Rosa Bonheur was one of the most popular artists of the 19th Century. Not only was her work being sold and seen around the world, songs were composed about her and dolls were made in her image. Today, some of Paris’ most thriving bars and nightclubs are named after her. But her artistic merit has been widely forgotten.
There are many schools of thought as to why this may be. A working theory is a classic case of history, historically, being written by men who were so incredulous that a woman could be successful enough to surpass their own achievements that they jealously erased her from records. Now, thanks to a dedicated few, Rosa Bonheur is being put back on the map, in more ways than one.
One hour south of Paris, the Château de Rosa Bonheur, in Thomery, was the artist’s home for the last 40 years of her life. It was purchased with the proceeds from a painting sold to the Metropolitan Museum in New York, Le Marché aux Chevaux (The Horse Fair) which is still on display to this day.
After decades of dormancy, new owner Katherine Brault has opened the house and studio to the public as a testament to the artist’s legacy – complete with a charming tearoom to welcome you into Rosa’s world.
Rosa moved out to Fontainebleau forest in search of tranquillity away from the hubbub of humanity, to be among the wildlife that would define her practice. When she acquired the house in 1859, she had a large, light-filled studio built, where she continued to paint, sketch and sculpt right up until her death.
Today, the house remains largely untouched, save for a little dusting. In the study, the impressively practical pull-out typewriter on which the artist’s biography was written still surprises visitors. As does the bookshelf hidden behind a painting. In the study, a large canvass of galloping horses remains unfinished beside a palette of paints: a snapshot of her final moments, the last painting she would ever work on.
Her studio’s large collection of taxidermy is also surprising. Not so much the fact that it’s there – she was, after all, an animalier painter – but the fact that all of the stuffed animals were previously her pets.
The house’s vast gardens allowed Rosa to keep over 200 animals on site throughout her lifetime, comprising over 45 species ranging from sheep and horses to not one, but three lions.
The menagerie on her grounds allowed her to study a diversity of individual animals up close to perfect her practice. Her work was characterised not only by her skill as a painter, but her approach to the subject: she wouldn’t just capture archetypal animals, she would paint unique portraits of a specific animal.
At the time, her views about animals were radical. She believed that they, like humans, had souls, and that the eyes were the window into these souls. As such, it is often the eyes of the animals in her paintings that draw you in.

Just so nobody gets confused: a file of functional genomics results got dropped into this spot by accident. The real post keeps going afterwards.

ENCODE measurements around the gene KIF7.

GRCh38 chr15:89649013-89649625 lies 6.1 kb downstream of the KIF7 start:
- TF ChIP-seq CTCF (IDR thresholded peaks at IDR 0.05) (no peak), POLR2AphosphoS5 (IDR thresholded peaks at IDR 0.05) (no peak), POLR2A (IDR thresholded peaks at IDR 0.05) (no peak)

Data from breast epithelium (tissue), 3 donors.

Her mode of research was pretty out-there, too: in addition to her own grounds, she would venture alone into male-only spaces, such as livestock sales, farms and even the forest to observe her subjects. To do this, Rosa acquired a “permission de travestissement” – a cross-dressing permit – in order to blend in by wearing trousers which, remarkably, was still technically illegal for a woman to do in France until 2013.
Rosa took full advantage of the permissions granted by creating something of a trouser-based uniform for herself while she worked. According to the archivist at Château de Rosa Bonheur, it was only really when she posed for the occasional portrait that she’d wear a dress.
An essential feature of her “uniform” was the red ribbon adorning almost all of her jackets: a mark of her Légion d’Honneur. Not only was Rosa Bonheur the first woman to receive the distinction, Empress Eugénie, the last French Empress as the wife of Emperor Napoleon III, was the first woman to bestow it.
At the age of 11, when her mother died, Rosa is said to have made a vow to never marry and never have children, to avoid the heartache of love lost. Throughout her life, she remained loyal to this vow. Despite never marrying or having children, the artist is believed to have been in two significant relationships: the first with her childhood friend, Nathalie Micas. The two were inseparable for 40 years, until Nathalie’s death, after which Rosa encountered fellow artist, Anna Klumpke.
Of Anna’s most notable works, several are of Rosa. She went on to become Rosa’s partner, biographer and sole inheritor. Originally from San Francisco, Anna would frequently travel back and forth between continents, until the Second World War broke out and she found herself trapped – for better or for worse – in America. The mid-1930s would be the last time the house was inhabited.
Over the years, ownership fell into the hands of the French government, who would open it sporadically and unceremoniously, but for the most part the house gathered dust. According to Katherine Brault, when news spread that she had bought the property with the intention of opening it as a museum, boxes of Rosa’s affects began to appear anonymously at the front door. Perhaps a sign of approval from the locals, who now see the value of the heritage held within the various objects they’d, let’s say, been keeping safe.
Thanks to Katherine’s meticulous maintenance, it’s not only possible to walk in Rosa’s footsteps through her workspace, but experience life as she might have done by staying the night in one of four guest suites in the artist’s private quarters. The rooms are set to open in autumn 2019. We’re told to think of them an immersive extension of the museum. If that’s the case, we’re just hoping that they’ll let us try on one of Rosa’s plush velvet jackets to see how we’d look with a Légion d’Honneur.